|Marc Hesse Assistant Professor Marc is a computational geoscientists interested in multiphase geosystems and geological porous media. Marc has an BSc in Geology from the University of Edinburg, a MS in Oceanography from the MIT-WHOI Joint Program, a MPhil in Fluid Flow from Cambridge University, and a PhD in Petroleum Engineering from Stanford University. He was a postdoctoral researcher in tectonophysics at Brown University. In the fall 2009 Marc joined the Jackson School of Geosciences as an assistant professor.|
|Kyung-won Chang PhD Candidate (GEO)
B.Sc. Geotechnical Engineering, Seoul National University (2005)
M.S. Petroleum Engineering, UT Austin (2007)
Kyung-won is studying basin-scale fluid flows in porous media, especially behavior of injected CO2. He is trying to understand the mechanisms of CO2 leakage in the geological formations by creating his own models as well as performing experiments. He is reminding himself “seemingly simple things never go simply” all the time.
|Nicolas Huerta PhD Student (GEO)
B.S. Geology, University of California at Davis (2003)
M.S. Geology, University of California at Davis (2007)
M.S. Petroleum Engineering, UT Austin (2009)
Nicolas is interested in understanding the reactive fluid transport within a fracture under confining stress. One specific application of his work is to characterize the time-dependent leakage flux up a wellbore with a conductive defect at the cement-to-earth interface. He is using a combination of laboratory experiments and numerical models to characterize key phenomena to determine the conditions under which the pathway is self-sealing and self-reinforcing.
|Abraham Taicher PhD Student (CSEM)
B.Sc. Physics, Rice University (2007)
Abraham is a CSEM student with a strong background in numerical and applied mathematics. He is interested in developing Mixed Finite Element methods to problems in porous media and fluid mechanics. He focuses on studying the Darcy-Stokes equations that govern convection and partial melting in planetary interiors.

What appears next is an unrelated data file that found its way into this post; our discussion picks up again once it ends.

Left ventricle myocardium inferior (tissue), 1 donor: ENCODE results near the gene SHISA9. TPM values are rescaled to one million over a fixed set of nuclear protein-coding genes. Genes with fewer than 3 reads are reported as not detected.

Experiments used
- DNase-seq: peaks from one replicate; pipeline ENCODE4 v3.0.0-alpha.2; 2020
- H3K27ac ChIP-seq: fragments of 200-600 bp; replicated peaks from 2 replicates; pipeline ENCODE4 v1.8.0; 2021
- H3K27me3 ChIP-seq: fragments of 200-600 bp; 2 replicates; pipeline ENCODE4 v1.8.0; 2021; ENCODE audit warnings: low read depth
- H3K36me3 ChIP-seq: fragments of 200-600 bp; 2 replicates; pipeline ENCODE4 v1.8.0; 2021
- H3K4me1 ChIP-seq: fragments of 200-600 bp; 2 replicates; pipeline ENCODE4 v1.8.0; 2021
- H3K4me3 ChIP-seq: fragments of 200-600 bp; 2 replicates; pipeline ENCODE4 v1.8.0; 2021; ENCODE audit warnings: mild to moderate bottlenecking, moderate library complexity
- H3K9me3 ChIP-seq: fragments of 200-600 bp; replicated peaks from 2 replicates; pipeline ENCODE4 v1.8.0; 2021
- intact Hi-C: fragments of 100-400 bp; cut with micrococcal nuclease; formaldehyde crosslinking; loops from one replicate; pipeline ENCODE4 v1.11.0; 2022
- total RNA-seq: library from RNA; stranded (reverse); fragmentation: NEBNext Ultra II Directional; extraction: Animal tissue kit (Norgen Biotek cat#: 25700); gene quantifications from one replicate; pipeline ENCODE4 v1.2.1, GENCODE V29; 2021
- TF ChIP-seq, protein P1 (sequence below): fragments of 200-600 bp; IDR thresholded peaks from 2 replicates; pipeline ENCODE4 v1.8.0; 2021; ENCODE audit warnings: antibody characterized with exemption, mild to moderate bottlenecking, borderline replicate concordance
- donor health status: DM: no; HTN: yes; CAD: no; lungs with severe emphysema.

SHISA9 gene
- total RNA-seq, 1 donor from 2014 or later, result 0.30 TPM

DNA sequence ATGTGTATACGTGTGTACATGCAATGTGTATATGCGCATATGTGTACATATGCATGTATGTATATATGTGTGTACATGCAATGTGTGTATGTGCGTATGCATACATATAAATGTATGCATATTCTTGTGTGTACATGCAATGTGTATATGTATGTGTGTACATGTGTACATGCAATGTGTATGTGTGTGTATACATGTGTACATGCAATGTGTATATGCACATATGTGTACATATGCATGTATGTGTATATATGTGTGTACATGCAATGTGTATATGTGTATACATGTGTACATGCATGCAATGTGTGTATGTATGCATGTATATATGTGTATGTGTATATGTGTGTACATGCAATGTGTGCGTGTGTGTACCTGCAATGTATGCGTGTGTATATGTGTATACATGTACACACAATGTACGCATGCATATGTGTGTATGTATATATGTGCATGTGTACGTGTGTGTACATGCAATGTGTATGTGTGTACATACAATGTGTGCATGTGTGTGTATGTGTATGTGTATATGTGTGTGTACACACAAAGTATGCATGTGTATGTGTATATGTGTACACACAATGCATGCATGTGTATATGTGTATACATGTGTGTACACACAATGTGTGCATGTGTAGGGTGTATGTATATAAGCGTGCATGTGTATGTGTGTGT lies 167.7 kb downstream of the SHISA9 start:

|Kiran Sathaye PhD Student (GEO)
B.A. Geophysics, University of California at Berkeley (2010)
B.S. Environmental Sciences, University of California at Berkeley (2010)
Kiran has just joined the group, he is interested in multiphase flow in porous media and reservoir simulation. He will work on the evolution of natural CO2 reservoirs as part of the DOE funded Center For Subsurface Energy Security (CFSES).
|Soheil Ghanbarzadeh PhD Student (PGE)
B.Sc. Mechanical Engineering, Sharif University of Technology (2008)
M.Sc. Mechanical Engineering, Sharif University of Technology (2010)
Soheil is a PhD student in Petroleum and Geosystems Engineering and jointly advised with Prof. Prodanovic. Soheil is studying texturally equilibrated pore-shapes in rock-salt and their effect on petrophysical properties.
|Jake Jordan PhD Student (GEO)
A.B. Geophysics, University of Chicago (2011)
After spending a year as a researcher in the group, Jake has decided to stay for a PhD. Jake’s research interests lie in the areas of computational fluid mechanics, scientific computing and applied maths. Currently Jake is developing a theory and a reactive transport simulator for partial melting and melt transport in a system with binary solid-solution.
Associated graduate students
B.Sc. Chemical Engineering, Indian Institute of Technology Bombay (2004)
PhD Student (PGE) Ashwin is a PhD student in Petroleum and Geosystems Engineering advised by Prof. Lake. After taking the GEO391 Reactive Transport in Porous Media in Spring 2010, Ashwin decided to develop the hyperbolic theory for heterogeneous ion-exchange with Dr. Hesse.
B.Sc. Petroleum Engineering, University of Wyoming (2012)
MS Student (PGE) Yu (Alex) is currently a MS student in Petroleum and Geosystems Engineering advised by Prof. DiCarlo and working on a joint NSF project with Prof. Hesse on the dynamics of convective dissolution of CO2 in natural CO2 reservoirs.
|Quin Wenning (BSc 2012, GEO)
Quinn worked with Nic Huerta on characterizing flow paths in fractured well bores. Quinn is planning to go to graduate school, a link to his new site will be posted here shortly.
|Jennifer Cessna (MS 2011, GEO)
B.Sc. Geology and Mathematics, North Carolina State University (2009)
Jennifer worked on unstable reaction fronts in porous media. The images for the reactive flow class on the teaching page are from her thesis.